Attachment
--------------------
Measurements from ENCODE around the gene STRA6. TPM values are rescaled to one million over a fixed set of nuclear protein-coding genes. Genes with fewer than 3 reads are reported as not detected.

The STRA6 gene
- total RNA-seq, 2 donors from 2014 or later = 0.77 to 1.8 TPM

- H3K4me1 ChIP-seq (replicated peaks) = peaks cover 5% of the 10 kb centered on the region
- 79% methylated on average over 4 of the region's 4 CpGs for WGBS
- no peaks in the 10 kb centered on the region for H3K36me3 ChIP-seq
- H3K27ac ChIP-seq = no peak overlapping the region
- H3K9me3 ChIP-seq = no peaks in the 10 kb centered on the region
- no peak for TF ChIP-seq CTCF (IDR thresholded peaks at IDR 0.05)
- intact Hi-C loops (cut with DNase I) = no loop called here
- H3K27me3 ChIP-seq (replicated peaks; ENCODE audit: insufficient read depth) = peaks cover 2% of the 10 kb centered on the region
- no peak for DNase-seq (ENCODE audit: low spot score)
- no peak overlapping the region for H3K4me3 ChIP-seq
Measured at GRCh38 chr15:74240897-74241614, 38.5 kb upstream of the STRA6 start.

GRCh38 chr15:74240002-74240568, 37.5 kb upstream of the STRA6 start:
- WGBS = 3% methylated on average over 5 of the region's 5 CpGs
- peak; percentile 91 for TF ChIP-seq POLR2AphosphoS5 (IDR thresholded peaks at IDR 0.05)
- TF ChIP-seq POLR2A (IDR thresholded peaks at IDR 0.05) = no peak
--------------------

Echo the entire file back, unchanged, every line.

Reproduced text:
Measurements from ENCODE around the gene STRA6. TPM values are rescaled to one million over a fixed set of nuclear protein-coding genes. Genes with fewer than 3 reads are reported as not detected.

The STRA6 gene
- total RNA-seq, 2 donors from 2014 or later = 0.77 to 1.8 TPM

- H3K4me1 ChIP-seq (replicated peaks) = peaks cover 5% of the 10 kb centered on the region
- 79% methylated on average over 4 of the region's 4 CpGs for WGBS
- no peaks in the 10 kb centered on the region for H3K36me3 ChIP-seq
- H3K27ac ChIP-seq = no peak overlapping the region
- H3K9me3 ChIP-seq = no peaks in the 10 kb centered on the region
- no peak for TF ChIP-seq CTCF (IDR thresholded peaks at IDR 0.05)
- intact Hi-C loops (cut with DNase I) = no loop called here
- H3K27me3 ChIP-seq (replicated peaks; ENCODE audit: insufficient read depth) = peaks cover 2% of the 10 kb centered on the region
- no peak for DNase-seq (ENCODE audit: low spot score)
- no peak overlapping the region for H3K4me3 ChIP-seq
Measured at GRCh38 chr15:74240897-74241614, 38.5 kb upstream of the STRA6 start.

GRCh38 chr15:74240002-74240568, 37.5 kb upstream of the STRA6 start:
- WGBS = 3% methylated on average over 5 of the region's 5 CpGs
- peak; percentile 91 for TF ChIP-seq POLR2AphosphoS5 (IDR thresholded peaks at IDR 0.05)
- TF ChIP-seq POLR2A (IDR thresholded peaks at IDR 0.05) = no peak